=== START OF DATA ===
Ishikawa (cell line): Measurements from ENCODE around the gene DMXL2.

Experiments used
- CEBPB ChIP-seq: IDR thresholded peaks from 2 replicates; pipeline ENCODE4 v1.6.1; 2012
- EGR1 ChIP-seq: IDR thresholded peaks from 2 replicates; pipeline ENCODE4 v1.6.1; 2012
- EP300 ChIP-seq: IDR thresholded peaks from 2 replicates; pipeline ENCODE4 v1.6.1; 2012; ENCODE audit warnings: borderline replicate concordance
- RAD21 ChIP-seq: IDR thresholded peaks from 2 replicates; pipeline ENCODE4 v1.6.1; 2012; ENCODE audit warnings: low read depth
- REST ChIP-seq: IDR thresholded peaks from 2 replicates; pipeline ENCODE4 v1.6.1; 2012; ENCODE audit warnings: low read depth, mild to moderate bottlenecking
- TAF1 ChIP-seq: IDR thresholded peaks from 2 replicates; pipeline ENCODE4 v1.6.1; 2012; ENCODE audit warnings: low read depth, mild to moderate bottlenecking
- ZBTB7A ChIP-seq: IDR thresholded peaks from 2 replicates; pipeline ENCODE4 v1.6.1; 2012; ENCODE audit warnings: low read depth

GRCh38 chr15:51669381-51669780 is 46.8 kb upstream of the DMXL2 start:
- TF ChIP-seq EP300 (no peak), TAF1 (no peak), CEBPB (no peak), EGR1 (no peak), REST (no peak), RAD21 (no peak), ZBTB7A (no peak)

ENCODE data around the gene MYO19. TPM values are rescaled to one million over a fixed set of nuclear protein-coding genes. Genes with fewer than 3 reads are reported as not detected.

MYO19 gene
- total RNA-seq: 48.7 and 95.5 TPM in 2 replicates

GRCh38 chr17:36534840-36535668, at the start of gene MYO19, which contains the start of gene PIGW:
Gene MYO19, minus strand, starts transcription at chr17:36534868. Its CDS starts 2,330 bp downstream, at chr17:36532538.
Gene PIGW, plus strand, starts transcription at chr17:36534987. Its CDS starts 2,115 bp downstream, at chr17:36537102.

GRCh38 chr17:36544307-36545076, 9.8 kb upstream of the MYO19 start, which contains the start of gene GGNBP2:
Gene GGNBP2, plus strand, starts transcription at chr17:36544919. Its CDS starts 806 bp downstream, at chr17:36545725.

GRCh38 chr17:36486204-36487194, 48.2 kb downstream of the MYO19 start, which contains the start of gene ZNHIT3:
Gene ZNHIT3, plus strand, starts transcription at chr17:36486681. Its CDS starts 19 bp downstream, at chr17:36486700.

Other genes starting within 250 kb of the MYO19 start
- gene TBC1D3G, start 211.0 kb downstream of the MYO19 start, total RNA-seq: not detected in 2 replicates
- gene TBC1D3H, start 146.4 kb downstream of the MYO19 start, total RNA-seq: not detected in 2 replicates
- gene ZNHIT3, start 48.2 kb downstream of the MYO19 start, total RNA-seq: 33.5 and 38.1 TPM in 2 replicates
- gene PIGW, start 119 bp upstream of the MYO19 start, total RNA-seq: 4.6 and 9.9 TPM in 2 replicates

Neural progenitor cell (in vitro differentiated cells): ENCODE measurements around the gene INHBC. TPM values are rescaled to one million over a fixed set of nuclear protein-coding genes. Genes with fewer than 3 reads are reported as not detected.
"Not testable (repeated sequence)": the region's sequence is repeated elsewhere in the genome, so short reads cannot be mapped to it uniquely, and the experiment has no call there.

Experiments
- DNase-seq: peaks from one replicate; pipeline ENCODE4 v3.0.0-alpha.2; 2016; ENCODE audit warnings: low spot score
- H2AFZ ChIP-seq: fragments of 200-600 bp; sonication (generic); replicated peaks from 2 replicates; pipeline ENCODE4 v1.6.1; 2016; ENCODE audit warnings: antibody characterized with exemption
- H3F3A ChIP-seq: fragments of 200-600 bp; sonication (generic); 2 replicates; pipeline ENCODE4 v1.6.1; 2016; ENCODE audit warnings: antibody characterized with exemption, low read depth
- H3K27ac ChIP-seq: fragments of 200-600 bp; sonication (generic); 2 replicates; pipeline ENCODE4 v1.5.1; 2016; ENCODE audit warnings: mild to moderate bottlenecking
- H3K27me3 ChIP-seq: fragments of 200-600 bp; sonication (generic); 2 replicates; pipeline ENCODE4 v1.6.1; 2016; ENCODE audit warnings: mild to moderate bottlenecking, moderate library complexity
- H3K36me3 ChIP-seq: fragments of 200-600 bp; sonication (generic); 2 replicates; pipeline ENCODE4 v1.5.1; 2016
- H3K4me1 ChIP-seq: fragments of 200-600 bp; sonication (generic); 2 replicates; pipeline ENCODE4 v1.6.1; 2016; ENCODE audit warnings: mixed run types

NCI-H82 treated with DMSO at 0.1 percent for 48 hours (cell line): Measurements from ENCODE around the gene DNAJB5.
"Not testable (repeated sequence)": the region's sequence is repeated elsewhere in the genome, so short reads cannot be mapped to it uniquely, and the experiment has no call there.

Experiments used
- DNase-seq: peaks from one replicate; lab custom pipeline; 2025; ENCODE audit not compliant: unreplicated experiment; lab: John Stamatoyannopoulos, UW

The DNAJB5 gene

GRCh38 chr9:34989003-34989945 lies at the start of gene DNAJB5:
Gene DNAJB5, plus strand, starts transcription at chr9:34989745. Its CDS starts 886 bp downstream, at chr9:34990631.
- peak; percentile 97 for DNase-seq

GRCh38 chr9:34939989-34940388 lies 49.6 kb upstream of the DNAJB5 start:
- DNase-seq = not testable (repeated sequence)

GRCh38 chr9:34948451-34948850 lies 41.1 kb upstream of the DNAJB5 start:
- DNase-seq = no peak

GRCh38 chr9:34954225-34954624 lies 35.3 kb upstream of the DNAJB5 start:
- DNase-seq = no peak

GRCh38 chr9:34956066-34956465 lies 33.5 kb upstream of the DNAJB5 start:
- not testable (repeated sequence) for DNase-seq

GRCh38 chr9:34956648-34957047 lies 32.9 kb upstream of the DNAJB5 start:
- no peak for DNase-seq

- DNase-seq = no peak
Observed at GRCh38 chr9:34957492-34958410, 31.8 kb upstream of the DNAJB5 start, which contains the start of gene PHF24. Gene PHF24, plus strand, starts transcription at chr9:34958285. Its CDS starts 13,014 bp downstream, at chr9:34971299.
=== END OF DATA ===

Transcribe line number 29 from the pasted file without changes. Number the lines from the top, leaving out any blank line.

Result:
Experiments